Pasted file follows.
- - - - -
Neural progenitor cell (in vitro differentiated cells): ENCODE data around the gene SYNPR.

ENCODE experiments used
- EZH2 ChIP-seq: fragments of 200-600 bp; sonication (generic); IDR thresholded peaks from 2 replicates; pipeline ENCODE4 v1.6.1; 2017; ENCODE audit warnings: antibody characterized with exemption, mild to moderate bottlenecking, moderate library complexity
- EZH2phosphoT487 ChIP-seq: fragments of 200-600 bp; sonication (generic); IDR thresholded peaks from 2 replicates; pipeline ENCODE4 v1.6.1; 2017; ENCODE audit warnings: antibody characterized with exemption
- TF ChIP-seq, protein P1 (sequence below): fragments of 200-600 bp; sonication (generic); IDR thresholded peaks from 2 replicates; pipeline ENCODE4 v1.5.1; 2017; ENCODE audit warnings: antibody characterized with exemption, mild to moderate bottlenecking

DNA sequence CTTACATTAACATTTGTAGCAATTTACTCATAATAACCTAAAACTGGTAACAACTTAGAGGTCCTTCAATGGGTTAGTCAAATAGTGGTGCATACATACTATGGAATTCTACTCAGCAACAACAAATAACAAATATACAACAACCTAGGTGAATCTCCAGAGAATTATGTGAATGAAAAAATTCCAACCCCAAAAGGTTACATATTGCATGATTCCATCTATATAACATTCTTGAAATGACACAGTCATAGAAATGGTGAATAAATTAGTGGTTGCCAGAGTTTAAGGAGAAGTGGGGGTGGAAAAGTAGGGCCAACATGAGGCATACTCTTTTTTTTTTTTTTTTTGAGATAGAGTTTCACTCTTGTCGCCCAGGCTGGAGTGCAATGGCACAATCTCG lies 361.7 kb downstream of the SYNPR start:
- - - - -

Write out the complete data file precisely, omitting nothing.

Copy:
Neural progenitor cell (in vitro differentiated cells): ENCODE data around the gene SYNPR.

ENCODE experiments used
- EZH2 ChIP-seq: fragments of 200-600 bp; sonication (generic); IDR thresholded peaks from 2 replicates; pipeline ENCODE4 v1.6.1; 2017; ENCODE audit warnings: antibody characterized with exemption, mild to moderate bottlenecking, moderate library complexity
- EZH2phosphoT487 ChIP-seq: fragments of 200-600 bp; sonication (generic); IDR thresholded peaks from 2 replicates; pipeline ENCODE4 v1.6.1; 2017; ENCODE audit warnings: antibody characterized with exemption
- TF ChIP-seq, protein P1 (sequence below): fragments of 200-600 bp; sonication (generic); IDR thresholded peaks from 2 replicates; pipeline ENCODE4 v1.5.1; 2017; ENCODE audit warnings: antibody characterized with exemption, mild to moderate bottlenecking

DNA sequence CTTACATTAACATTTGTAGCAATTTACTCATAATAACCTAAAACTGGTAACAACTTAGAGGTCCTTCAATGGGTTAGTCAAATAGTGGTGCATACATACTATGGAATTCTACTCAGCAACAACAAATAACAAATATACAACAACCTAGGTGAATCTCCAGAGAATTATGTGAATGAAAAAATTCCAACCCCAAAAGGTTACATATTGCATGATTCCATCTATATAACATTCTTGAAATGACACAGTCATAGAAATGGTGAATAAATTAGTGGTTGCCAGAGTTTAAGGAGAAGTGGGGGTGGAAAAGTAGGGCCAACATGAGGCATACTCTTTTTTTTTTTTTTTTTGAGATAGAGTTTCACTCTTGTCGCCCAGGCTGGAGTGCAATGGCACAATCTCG lies 361.7 kb downstream of the SYNPR start: